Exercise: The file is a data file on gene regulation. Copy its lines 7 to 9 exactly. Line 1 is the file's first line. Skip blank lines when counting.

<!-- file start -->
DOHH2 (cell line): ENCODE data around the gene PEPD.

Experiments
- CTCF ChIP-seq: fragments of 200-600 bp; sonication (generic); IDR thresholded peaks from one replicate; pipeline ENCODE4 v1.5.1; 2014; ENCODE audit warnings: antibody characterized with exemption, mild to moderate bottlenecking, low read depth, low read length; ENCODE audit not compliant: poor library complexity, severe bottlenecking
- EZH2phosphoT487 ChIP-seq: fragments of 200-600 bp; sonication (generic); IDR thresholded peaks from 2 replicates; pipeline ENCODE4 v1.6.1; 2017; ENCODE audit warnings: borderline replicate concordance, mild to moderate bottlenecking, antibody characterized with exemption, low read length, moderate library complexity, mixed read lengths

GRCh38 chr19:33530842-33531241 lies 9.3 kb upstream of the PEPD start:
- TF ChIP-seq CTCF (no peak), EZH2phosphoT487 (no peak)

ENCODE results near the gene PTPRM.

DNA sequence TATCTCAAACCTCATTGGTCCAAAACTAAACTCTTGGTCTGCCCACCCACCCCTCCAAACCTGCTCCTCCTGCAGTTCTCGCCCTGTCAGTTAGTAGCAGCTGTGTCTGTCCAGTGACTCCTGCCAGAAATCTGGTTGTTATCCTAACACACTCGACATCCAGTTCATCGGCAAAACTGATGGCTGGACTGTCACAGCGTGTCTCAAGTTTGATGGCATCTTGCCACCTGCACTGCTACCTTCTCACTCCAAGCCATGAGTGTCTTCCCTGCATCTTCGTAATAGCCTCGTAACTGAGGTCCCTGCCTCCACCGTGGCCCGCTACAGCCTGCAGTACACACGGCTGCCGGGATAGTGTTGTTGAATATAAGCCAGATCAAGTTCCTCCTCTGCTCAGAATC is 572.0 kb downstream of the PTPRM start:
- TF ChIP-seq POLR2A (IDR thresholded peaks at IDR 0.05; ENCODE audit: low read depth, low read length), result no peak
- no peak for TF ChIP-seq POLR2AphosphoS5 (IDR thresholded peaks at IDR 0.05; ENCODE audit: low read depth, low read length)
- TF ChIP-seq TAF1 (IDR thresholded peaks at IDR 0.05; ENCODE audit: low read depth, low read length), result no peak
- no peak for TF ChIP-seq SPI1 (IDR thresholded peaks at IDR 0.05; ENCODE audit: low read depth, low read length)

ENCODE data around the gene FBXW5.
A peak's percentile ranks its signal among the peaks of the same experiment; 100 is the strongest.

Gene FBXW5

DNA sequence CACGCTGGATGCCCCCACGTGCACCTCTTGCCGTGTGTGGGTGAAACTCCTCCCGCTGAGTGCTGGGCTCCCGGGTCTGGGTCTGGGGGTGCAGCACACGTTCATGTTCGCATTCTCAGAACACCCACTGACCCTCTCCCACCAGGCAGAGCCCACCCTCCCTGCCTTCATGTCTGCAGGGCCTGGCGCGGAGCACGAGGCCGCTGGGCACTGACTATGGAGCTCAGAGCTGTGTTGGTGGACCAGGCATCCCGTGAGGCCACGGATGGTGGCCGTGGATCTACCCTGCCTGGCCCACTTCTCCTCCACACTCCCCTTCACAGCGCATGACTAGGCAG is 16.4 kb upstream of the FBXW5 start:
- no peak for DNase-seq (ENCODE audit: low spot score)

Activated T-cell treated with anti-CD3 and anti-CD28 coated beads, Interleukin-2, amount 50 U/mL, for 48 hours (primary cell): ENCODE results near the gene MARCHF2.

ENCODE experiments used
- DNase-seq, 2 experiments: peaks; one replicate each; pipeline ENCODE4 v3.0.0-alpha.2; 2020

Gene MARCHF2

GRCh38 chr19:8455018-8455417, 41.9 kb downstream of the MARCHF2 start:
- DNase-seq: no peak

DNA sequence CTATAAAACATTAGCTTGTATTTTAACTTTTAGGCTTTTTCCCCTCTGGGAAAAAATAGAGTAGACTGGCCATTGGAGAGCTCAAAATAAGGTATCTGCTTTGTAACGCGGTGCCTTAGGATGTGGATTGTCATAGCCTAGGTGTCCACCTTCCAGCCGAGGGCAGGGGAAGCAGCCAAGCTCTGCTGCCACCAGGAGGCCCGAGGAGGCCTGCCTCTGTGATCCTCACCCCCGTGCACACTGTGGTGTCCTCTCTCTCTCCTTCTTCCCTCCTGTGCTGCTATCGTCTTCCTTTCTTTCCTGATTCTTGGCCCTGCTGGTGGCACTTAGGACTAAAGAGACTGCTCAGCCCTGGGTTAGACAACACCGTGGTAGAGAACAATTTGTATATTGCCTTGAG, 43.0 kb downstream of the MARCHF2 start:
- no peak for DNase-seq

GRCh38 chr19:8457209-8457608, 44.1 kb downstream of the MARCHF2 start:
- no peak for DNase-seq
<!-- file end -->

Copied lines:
ENCODE results near the gene PTPRM.

DNA sequence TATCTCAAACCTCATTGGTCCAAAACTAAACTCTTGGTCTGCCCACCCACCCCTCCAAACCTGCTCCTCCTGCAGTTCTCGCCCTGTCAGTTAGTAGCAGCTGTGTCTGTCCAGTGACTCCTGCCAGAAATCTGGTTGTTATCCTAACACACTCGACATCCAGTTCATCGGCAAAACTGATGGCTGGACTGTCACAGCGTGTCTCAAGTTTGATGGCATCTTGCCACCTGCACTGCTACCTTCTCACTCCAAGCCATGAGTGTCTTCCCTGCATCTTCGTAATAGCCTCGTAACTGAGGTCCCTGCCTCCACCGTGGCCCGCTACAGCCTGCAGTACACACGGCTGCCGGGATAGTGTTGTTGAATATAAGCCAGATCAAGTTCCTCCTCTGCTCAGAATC is 572.0 kb downstream of the PTPRM start:
- TF ChIP-seq POLR2A (IDR thresholded peaks at IDR 0.05; ENCODE audit: low read depth, low read length), result no peak